When George Bush ran for President in 1988, Ruckelshaus was his environmental advisor, and was thus able to install his protege, William Reilly, as EPA administrator and former Ruckelshaus Associates Vice-President Henry Habicht as Deputy Administrator. Thus, the two top executives of the EPA were placed by the head of a company which is a major polluter, heavily regulated by the EPA, a principal responsible party for many Superfund sites, and a contractor for EPA-funded Superfund cleanups.

People outside the agency often assume that the national environmental groups have a stronger influence within the EPA than does industry. But industry can offer EPA employees things the environmentalists cannot, especially high-paying jobs. It also offers generous contributions, over or under the table, to almost anybody who will take its money.

Waste Management, Inc. has its own political action committee, one of the largest in the country. Between 1987 and 1988 it contributed $430,000 to congressional candidates, in addition to money funneled through trade associations, chambers of commerce, and the Democratic and Republican parties. There are many documented cases of WMI’s largess to politicians, including flying a politician in a corporate jet to visit a WMI facility and giving him a cash gift of $10,000; paying $4,000 for a Chicago politician’s vacation in Acapulco; giving a congressional staffer a $2,000 “honorarium” to visit a WMI facility; and paying an outright $3,000 bribe to a local commissioner in Florida.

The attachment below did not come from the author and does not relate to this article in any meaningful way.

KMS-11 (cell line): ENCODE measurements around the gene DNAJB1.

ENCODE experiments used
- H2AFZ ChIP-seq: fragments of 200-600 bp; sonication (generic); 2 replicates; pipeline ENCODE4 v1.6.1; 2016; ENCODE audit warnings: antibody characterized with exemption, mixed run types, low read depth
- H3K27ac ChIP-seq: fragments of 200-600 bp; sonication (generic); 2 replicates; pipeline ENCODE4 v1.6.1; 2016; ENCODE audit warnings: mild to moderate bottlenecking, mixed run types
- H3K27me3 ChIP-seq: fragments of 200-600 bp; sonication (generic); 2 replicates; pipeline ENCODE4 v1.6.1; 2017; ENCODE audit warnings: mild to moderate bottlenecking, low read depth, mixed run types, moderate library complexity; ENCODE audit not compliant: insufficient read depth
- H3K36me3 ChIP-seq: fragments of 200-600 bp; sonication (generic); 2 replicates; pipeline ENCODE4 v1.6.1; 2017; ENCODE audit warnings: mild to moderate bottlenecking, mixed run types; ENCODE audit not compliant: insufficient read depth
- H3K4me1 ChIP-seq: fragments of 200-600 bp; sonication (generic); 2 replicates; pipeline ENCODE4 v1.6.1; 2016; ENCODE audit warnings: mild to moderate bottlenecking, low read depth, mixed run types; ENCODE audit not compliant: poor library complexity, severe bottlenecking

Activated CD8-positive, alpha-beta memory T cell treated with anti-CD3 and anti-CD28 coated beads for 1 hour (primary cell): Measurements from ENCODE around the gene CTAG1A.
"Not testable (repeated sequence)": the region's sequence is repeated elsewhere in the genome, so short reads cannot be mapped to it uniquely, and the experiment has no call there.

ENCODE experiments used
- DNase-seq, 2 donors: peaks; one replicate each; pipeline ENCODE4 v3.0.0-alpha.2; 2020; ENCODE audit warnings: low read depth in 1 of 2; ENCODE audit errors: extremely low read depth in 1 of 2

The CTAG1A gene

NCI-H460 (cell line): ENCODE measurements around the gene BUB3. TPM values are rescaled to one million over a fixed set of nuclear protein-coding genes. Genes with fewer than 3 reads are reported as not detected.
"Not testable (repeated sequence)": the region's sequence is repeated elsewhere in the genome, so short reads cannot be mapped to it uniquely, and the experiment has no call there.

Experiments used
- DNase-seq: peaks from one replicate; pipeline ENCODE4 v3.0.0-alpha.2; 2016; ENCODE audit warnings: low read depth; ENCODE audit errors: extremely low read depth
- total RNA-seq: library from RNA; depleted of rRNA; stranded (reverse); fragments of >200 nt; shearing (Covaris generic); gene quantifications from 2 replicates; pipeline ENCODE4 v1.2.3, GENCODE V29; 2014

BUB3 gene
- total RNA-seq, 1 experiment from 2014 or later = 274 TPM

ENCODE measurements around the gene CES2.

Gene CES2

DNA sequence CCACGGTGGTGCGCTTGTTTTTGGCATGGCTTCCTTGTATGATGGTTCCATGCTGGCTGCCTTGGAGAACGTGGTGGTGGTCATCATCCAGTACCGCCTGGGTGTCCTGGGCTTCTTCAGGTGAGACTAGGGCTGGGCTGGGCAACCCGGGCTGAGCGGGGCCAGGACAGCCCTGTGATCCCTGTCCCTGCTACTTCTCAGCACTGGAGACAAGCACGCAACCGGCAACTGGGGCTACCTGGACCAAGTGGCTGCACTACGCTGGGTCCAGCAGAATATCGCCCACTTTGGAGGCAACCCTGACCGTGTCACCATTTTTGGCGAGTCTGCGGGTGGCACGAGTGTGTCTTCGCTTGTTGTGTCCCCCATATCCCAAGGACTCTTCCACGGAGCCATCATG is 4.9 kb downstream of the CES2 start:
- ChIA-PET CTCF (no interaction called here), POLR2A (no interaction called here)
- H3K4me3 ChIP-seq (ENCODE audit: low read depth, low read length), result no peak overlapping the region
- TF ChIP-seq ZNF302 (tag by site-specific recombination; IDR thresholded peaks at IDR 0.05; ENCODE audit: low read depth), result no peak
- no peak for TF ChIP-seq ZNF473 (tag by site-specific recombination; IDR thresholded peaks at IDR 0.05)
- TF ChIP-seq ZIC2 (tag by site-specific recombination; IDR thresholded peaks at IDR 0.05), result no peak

Environmental groups tend to deal with the EPA as an institution, dealing with it through Congressional committees, the courts, and top EPA executives. Industry does the same, of course, but it also interacts with individual EPA employees at every level, working directly with the field inspectors and permit writers responsible for making particular decisions. When I was in charge of writing regulations, I was the object of this courtship, showered with flattery, meals, trips, and hints of future employment. In addition to real and hinted-at job opportunities, people who cooperate with industry also find that the lobbyists will lobby for their advancement with upper management. Those who don’t cooperate find the lobbyists lobbying for their heads.

Regardless of their magnificent trappings, institutions are made up of people; behind the great and powerful Oz is a fragile little man pulling the levers. Because it is based on weak and fallible individuals, the liberal dream of powerful institutions protecting and perfecting our lives can easily become a nightmare of corruption and abuse.

The founding fathers knew this. They didn’t trust institutions. They didn’t think a nation could remain free unless its citizens stayed on top of things themselves; that’s why they set up such an elaborate balance of competing interests, of checks and balances. I believe the right approach is to reduce the power of the institutions, and increase the power of the people who have the most at stake.


This article is excerpted from Sierra magazine, September/October, 1992.